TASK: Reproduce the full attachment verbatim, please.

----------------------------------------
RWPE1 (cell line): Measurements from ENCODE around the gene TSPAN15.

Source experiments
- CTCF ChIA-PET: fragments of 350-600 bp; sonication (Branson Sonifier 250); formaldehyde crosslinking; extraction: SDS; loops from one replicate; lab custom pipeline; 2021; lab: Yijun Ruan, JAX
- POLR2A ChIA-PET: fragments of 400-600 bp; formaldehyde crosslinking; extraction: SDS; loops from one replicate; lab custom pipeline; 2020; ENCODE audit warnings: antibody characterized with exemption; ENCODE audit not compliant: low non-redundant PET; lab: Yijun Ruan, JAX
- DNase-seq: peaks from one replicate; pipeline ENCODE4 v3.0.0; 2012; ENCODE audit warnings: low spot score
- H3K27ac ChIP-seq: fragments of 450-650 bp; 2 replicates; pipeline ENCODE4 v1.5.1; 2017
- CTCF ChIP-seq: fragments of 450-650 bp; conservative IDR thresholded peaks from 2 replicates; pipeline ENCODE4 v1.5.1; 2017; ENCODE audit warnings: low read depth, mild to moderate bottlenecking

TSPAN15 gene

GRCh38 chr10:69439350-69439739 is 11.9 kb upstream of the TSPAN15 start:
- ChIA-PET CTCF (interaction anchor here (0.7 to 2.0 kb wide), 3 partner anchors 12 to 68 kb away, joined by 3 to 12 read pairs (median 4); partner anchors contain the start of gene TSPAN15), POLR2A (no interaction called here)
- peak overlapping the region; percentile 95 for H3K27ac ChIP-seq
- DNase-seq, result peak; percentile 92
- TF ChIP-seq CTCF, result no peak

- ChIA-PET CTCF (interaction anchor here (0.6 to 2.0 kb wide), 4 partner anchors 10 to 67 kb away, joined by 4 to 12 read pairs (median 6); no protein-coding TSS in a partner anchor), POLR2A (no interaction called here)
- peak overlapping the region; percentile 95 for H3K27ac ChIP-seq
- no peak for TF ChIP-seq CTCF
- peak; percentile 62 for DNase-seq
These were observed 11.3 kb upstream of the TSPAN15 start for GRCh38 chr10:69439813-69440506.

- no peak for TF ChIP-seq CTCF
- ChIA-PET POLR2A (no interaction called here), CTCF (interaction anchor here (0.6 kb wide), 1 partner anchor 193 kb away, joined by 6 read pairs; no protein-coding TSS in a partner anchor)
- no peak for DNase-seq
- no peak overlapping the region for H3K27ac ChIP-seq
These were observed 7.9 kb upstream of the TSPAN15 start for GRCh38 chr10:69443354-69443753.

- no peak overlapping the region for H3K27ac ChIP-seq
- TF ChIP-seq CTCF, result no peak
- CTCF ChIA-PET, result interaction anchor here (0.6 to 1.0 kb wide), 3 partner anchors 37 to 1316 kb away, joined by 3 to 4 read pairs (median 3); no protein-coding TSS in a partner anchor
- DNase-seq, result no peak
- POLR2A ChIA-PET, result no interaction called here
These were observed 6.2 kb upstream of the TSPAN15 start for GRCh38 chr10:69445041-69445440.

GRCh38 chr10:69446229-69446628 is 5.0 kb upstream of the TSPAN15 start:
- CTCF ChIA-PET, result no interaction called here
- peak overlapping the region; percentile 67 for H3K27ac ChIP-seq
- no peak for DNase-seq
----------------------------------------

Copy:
RWPE1 (cell line): Measurements from ENCODE around the gene TSPAN15.

Source experiments
- CTCF ChIA-PET: fragments of 350-600 bp; sonication (Branson Sonifier 250); formaldehyde crosslinking; extraction: SDS; loops from one replicate; lab custom pipeline; 2021; lab: Yijun Ruan, JAX
- POLR2A ChIA-PET: fragments of 400-600 bp; formaldehyde crosslinking; extraction: SDS; loops from one replicate; lab custom pipeline; 2020; ENCODE audit warnings: antibody characterized with exemption; ENCODE audit not compliant: low non-redundant PET; lab: Yijun Ruan, JAX
- DNase-seq: peaks from one replicate; pipeline ENCODE4 v3.0.0; 2012; ENCODE audit warnings: low spot score
- H3K27ac ChIP-seq: fragments of 450-650 bp; 2 replicates; pipeline ENCODE4 v1.5.1; 2017
- CTCF ChIP-seq: fragments of 450-650 bp; conservative IDR thresholded peaks from 2 replicates; pipeline ENCODE4 v1.5.1; 2017; ENCODE audit warnings: low read depth, mild to moderate bottlenecking

TSPAN15 gene

GRCh38 chr10:69439350-69439739 is 11.9 kb upstream of the TSPAN15 start:
- ChIA-PET CTCF (interaction anchor here (0.7 to 2.0 kb wide), 3 partner anchors 12 to 68 kb away, joined by 3 to 12 read pairs (median 4); partner anchors contain the start of gene TSPAN15), POLR2A (no interaction called here)
- peak overlapping the region; percentile 95 for H3K27ac ChIP-seq
- DNase-seq, result peak; percentile 92
- TF ChIP-seq CTCF, result no peak

- ChIA-PET CTCF (interaction anchor here (0.6 to 2.0 kb wide), 4 partner anchors 10 to 67 kb away, joined by 4 to 12 read pairs (median 6); no protein-coding TSS in a partner anchor), POLR2A (no interaction called here)
- peak overlapping the region; percentile 95 for H3K27ac ChIP-seq
- no peak for TF ChIP-seq CTCF
- peak; percentile 62 for DNase-seq
These were observed 11.3 kb upstream of the TSPAN15 start for GRCh38 chr10:69439813-69440506.

- no peak for TF ChIP-seq CTCF
- ChIA-PET POLR2A (no interaction called here), CTCF (interaction anchor here (0.6 kb wide), 1 partner anchor 193 kb away, joined by 6 read pairs; no protein-coding TSS in a partner anchor)
- no peak for DNase-seq
- no peak overlapping the region for H3K27ac ChIP-seq
These were observed 7.9 kb upstream of the TSPAN15 start for GRCh38 chr10:69443354-69443753.

- no peak overlapping the region for H3K27ac ChIP-seq
- TF ChIP-seq CTCF, result no peak
- CTCF ChIA-PET, result interaction anchor here (0.6 to 1.0 kb wide), 3 partner anchors 37 to 1316 kb away, joined by 3 to 4 read pairs (median 3); no protein-coding TSS in a partner anchor
- DNase-seq, result no peak
- POLR2A ChIA-PET, result no interaction called here
These were observed 6.2 kb upstream of the TSPAN15 start for GRCh38 chr10:69445041-69445440.

GRCh38 chr10:69446229-69446628 is 5.0 kb upstream of the TSPAN15 start:
- CTCF ChIA-PET, result no interaction called here
- peak overlapping the region; percentile 67 for H3K27ac ChIP-seq
- no peak for DNase-seq